This book on child and adolescent dissociation provides the reader with a window into the fractured minds of traumatized children and adolescents and offers an effective pathway toward healing. It delves into the inner workings of vulnerable children’s use of dissociation. An in-depth discussion of the Star Theoretical Model (STM), an inclusive theoretical model that examines five intersecting theories attachment, neurobiology, developmental theory, family systems, and dissociation provides a solid foundation for understanding how and why children dissociate and also a road map to guide traumatized children toward successful recovery. One of the chapters deals with 16 warning signs such as auditory hallucinations which are suggestive of dissociation in children and adolescents. Familiarity with the warning signs can enhance proper evaluation for dissociation so that children can receive appropriate treatment and care. The Adolescent Dissociative Experiences Scale (A-DES) is a commonly used checklist to assess for dissociative symptoms. A phase-oriented treatment model specifically designed for dissociative children will help them develop integrative functions. Another chapter focuses on helping children to further develop their skills in self-reflection, mindfulness, and somatic awareness, along with managing traumatic triggers and learning to calm down the overactive stress-response system. The book also deals with creative art therapy interventions for adolescents with dissociation and integrating dissociative treatment and eye movement desensitization and reprocessing therapy (EMDR) therapy with children with trauma and dissociation.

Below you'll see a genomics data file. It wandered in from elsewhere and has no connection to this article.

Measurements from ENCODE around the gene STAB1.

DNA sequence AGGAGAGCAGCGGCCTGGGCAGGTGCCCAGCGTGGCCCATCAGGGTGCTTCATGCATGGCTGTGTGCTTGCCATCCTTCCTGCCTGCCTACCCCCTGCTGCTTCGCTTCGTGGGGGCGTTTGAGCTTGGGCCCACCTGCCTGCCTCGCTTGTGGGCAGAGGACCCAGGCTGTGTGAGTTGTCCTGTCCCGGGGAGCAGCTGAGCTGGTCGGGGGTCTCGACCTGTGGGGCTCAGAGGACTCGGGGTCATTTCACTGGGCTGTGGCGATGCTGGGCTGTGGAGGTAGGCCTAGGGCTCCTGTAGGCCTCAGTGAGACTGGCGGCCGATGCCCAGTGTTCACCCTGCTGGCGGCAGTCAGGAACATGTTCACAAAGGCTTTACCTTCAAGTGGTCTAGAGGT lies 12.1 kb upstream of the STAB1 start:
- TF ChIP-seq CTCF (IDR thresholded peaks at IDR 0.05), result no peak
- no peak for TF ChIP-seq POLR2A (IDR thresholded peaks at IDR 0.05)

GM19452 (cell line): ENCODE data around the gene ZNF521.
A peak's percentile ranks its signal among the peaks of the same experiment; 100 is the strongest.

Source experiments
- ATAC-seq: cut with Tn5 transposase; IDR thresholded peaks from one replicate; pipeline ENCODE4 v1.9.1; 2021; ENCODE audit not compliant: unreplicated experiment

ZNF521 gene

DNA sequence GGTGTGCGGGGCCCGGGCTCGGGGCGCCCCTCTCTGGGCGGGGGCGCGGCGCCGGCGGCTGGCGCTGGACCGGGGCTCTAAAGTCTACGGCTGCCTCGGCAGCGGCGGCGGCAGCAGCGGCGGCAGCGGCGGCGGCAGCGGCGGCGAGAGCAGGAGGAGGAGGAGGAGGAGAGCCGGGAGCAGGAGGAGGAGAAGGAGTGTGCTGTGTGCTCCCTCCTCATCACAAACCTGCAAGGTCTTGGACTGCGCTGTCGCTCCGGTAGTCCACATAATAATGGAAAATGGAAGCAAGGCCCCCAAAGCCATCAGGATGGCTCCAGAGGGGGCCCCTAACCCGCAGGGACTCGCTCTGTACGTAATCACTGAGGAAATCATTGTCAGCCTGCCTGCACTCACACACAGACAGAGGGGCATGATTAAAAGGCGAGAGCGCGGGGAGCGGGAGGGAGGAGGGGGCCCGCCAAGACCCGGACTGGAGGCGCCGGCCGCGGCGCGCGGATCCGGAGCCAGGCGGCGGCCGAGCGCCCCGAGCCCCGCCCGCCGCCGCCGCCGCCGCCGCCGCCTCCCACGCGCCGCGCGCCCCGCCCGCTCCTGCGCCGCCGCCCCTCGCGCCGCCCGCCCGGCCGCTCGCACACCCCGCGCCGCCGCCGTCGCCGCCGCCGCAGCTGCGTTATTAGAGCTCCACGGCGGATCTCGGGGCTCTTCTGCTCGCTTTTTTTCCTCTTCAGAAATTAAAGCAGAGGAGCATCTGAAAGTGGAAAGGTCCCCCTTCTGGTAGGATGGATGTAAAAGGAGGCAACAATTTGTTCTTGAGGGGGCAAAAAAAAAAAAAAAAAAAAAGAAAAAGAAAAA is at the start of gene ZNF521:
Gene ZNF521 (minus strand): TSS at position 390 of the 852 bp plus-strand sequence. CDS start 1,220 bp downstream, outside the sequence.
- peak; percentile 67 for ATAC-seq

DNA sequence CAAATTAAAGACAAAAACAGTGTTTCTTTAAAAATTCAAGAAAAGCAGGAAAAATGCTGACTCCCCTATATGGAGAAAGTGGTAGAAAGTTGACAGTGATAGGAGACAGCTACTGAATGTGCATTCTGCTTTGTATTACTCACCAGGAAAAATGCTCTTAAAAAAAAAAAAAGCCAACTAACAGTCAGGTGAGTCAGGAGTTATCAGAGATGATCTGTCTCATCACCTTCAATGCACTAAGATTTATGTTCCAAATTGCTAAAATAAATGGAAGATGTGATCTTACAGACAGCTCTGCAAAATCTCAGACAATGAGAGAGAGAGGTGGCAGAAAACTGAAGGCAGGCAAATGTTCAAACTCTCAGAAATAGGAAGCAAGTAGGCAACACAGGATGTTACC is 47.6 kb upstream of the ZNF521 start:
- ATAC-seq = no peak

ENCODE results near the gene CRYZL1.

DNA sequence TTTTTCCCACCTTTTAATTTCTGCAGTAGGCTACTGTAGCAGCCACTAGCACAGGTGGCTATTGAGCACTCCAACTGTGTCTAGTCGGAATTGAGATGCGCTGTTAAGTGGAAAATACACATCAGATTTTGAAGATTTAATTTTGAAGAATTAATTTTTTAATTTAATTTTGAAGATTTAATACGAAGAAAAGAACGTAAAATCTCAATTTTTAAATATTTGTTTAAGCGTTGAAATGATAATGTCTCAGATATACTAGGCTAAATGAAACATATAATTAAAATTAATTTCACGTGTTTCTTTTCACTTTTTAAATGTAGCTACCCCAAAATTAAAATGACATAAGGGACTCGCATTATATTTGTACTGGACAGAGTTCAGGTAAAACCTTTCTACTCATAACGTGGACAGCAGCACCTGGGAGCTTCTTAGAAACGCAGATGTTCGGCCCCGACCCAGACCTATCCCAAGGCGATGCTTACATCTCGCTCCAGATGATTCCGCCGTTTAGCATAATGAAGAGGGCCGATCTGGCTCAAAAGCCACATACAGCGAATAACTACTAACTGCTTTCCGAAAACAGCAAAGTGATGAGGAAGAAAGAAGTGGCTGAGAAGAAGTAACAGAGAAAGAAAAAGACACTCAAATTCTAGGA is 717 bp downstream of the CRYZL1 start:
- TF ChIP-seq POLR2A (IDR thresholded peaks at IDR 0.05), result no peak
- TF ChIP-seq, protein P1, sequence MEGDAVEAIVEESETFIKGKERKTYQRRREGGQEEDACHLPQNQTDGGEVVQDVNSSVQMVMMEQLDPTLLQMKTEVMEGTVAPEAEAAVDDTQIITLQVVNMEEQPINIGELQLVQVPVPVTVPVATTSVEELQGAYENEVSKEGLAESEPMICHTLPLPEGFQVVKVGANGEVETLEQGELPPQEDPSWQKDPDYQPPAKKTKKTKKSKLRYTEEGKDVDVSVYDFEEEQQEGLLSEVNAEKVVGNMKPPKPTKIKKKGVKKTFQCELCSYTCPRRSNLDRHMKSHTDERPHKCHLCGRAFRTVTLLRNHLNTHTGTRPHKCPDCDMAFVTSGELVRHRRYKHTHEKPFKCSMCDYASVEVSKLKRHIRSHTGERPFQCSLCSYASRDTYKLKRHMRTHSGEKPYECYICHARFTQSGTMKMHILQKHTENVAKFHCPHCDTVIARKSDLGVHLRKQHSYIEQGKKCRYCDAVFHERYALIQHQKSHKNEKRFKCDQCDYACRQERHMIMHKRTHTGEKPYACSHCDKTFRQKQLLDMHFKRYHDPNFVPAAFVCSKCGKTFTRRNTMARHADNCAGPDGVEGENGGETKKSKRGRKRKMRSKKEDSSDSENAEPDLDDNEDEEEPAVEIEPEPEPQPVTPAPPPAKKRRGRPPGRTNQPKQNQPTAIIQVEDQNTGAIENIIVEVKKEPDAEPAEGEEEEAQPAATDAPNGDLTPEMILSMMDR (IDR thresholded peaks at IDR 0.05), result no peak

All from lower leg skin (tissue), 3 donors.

With Eye Movement Desensitization and Reprocessing (EMDR) treatment, children can overcome their low self-esteem; control their impulses; modify their behaviors in school; change their relationships with peers, teachers, and family members; organize their lives; and, essentially, change their low opinions of themselves. This book focuses on providing advanced training and support for therapists to be successful in using EMDR with child clients, and documents a standardized protocol for using EMDR with children for training and research purposes. It begins with a review of Adaptive Information Processing (AIP) theory applied to EMDR with children and an abbreviated review of research on using EMDR with child clients. The second chapter explains how to get started using EMDR, before describing the steps in the EMDR protocol in case conceptualization with child clients. Six other chapters explain the goals for the specific phases of the EMDR protocol, with directions for each session, instructions for the therapist, and finally, a script for therapists to use with child clients. The phases include discussions on case conceptualization, preparation, assessment, desensitization, installation, body scan and closure, and reevaluation. The Assessment Phase of EMDR therapy includes specific procedural steps including distilling the core belief schema including negative cognition (NC) and positive cognition (PC). Additional chapters describe advanced management skills for using EMDR with special populations and explore cognitive interweaves (CI) to help the therapist when the child/teen experiences blocked processing.